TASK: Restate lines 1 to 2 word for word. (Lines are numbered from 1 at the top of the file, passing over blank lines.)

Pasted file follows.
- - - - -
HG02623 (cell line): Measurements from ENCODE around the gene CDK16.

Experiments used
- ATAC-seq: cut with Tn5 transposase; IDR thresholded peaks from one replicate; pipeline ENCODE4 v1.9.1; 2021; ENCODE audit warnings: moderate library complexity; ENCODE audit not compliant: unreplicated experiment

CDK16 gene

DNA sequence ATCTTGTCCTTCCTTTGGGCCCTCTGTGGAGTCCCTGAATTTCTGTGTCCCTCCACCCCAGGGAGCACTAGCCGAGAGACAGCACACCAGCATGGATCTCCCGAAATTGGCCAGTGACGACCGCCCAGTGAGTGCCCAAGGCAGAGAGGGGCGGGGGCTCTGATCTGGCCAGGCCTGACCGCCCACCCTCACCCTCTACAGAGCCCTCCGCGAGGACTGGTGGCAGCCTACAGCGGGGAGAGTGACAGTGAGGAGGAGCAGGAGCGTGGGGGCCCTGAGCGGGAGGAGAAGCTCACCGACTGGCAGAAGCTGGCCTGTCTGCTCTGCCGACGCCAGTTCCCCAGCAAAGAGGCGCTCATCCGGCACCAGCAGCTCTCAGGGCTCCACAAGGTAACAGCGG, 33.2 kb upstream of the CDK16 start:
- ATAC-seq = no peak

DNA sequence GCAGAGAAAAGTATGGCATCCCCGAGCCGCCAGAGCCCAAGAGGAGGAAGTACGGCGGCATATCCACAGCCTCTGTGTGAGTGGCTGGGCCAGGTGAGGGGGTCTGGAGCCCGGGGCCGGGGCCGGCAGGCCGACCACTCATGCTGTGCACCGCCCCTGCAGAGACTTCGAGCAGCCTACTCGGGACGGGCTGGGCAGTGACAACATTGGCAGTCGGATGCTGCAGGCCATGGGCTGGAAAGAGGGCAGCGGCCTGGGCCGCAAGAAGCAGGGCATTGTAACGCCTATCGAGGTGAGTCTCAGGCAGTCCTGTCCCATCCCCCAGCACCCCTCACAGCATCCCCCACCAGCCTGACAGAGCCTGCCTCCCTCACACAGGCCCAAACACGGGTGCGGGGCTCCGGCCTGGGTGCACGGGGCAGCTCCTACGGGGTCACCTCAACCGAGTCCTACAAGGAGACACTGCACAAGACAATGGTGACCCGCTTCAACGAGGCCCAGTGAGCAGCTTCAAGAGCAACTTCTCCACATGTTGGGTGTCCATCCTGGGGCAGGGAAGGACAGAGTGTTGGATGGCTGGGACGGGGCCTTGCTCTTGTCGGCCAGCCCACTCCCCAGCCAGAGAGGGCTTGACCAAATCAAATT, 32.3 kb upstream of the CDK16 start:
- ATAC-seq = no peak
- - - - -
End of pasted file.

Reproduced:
HG02623 (cell line): Measurements from ENCODE around the gene CDK16.

Experiments used